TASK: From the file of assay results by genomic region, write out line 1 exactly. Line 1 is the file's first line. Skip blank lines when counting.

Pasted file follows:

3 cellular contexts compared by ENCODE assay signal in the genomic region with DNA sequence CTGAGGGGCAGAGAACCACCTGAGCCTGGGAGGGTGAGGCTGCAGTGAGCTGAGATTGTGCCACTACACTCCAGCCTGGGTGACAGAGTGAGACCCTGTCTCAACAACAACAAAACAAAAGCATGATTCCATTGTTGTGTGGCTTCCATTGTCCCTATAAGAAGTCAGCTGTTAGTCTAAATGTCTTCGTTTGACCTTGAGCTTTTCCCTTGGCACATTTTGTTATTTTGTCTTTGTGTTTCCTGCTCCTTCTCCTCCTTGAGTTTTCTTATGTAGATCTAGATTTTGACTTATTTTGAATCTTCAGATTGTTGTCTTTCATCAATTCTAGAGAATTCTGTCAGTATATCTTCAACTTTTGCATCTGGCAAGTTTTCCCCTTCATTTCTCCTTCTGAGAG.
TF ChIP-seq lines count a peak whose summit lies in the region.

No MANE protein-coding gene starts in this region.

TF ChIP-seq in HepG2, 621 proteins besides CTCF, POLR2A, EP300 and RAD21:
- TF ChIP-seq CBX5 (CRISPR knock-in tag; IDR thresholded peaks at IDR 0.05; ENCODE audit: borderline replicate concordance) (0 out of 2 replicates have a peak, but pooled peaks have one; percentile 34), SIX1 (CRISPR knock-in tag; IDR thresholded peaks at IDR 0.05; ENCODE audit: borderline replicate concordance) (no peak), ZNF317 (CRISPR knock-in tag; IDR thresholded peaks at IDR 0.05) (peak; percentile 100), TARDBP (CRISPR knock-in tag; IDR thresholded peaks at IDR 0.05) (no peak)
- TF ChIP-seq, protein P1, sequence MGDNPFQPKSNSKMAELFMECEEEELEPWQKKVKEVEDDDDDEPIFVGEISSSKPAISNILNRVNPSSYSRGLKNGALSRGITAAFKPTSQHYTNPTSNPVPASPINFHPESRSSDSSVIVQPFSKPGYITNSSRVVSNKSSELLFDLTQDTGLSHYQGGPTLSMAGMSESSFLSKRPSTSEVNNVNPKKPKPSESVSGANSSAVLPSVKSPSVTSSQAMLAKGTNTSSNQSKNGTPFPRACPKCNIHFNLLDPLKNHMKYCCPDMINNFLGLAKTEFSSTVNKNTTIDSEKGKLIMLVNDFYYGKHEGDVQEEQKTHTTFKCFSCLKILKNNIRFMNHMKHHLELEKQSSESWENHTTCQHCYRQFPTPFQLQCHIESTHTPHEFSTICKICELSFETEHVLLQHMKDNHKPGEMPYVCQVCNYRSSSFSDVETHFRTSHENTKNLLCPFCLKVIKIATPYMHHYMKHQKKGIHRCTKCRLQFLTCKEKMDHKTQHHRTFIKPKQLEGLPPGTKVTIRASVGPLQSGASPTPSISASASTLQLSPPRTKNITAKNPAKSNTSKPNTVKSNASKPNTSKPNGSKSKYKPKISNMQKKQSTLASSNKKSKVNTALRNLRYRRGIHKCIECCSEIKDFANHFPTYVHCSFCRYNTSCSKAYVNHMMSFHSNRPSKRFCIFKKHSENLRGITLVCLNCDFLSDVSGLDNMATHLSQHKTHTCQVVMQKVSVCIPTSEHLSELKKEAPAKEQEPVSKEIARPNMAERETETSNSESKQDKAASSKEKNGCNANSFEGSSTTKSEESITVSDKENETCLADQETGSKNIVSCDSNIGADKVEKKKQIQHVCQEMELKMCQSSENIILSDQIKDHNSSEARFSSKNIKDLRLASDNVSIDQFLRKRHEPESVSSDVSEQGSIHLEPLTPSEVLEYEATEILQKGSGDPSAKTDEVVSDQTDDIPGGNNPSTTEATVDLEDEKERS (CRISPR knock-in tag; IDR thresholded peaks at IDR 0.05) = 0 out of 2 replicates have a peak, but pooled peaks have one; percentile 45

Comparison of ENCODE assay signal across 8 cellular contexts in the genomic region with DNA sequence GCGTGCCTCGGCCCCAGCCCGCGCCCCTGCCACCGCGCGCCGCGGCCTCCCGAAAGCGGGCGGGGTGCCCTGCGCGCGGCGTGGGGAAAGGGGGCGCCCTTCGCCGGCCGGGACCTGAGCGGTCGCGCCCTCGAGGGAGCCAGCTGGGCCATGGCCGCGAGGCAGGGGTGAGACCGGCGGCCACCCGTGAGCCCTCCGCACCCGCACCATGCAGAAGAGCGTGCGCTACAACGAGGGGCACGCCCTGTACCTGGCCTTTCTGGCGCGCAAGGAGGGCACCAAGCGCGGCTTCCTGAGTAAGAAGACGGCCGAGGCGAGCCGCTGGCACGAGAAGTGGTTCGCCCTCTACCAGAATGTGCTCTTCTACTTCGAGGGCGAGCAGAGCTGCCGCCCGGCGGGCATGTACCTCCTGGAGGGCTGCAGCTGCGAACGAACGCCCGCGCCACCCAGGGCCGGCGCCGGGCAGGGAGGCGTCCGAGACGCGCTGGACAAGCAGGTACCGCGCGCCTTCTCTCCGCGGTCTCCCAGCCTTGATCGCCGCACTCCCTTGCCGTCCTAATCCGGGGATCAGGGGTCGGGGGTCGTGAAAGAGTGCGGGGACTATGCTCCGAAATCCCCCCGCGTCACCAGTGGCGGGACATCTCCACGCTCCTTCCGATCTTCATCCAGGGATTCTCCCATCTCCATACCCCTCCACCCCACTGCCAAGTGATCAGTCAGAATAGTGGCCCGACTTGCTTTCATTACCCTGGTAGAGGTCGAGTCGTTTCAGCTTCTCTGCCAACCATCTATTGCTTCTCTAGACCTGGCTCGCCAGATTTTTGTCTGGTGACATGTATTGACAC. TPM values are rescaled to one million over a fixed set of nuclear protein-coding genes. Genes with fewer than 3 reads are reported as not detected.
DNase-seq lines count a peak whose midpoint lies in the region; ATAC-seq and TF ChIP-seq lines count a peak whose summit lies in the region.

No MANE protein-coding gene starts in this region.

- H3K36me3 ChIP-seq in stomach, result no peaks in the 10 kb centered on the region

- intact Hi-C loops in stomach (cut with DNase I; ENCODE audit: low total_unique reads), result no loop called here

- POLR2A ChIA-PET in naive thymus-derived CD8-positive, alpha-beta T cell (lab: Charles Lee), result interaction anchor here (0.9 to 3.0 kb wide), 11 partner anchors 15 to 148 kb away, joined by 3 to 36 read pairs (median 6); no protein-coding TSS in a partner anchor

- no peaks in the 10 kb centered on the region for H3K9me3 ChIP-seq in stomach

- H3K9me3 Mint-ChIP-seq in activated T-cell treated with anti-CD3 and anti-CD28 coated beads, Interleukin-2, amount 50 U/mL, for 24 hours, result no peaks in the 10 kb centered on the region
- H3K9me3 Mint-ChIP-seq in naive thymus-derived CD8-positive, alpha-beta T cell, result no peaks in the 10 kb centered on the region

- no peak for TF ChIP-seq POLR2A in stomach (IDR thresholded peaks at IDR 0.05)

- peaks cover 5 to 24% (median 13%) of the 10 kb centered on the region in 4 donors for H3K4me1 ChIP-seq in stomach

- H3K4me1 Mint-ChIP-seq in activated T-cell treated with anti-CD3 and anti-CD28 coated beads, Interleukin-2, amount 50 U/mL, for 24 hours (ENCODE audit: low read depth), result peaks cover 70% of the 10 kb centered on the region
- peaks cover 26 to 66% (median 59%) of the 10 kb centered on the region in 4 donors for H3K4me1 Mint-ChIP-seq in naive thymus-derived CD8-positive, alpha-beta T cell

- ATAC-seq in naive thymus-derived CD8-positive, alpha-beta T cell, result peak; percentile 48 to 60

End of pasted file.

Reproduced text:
3 cellular contexts compared by ENCODE assay signal in the genomic region with DNA sequence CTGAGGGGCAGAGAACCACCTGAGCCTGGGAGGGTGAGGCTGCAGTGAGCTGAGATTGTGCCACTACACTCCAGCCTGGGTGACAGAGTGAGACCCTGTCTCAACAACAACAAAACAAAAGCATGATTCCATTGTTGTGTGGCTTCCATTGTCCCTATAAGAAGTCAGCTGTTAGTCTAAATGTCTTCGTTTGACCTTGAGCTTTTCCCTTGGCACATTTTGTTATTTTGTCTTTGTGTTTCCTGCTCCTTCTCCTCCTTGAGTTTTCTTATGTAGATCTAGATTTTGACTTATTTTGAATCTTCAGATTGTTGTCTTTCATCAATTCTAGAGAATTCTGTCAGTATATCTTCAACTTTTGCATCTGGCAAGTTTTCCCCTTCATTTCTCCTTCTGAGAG.